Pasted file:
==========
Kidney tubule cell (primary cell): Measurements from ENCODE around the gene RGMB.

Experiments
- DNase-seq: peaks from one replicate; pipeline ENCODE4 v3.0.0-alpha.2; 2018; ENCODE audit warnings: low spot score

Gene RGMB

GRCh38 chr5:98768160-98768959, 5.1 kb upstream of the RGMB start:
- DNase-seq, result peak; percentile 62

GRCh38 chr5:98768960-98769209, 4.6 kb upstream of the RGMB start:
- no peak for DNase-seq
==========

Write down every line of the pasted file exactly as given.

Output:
Kidney tubule cell (primary cell): Measurements from ENCODE around the gene RGMB.

Experiments
- DNase-seq: peaks from one replicate; pipeline ENCODE4 v3.0.0-alpha.2; 2018; ENCODE audit warnings: low spot score

Gene RGMB

GRCh38 chr5:98768160-98768959, 5.1 kb upstream of the RGMB start:
- DNase-seq, result peak; percentile 62

GRCh38 chr5:98768960-98769209, 4.6 kb upstream of the RGMB start:
- no peak for DNase-seq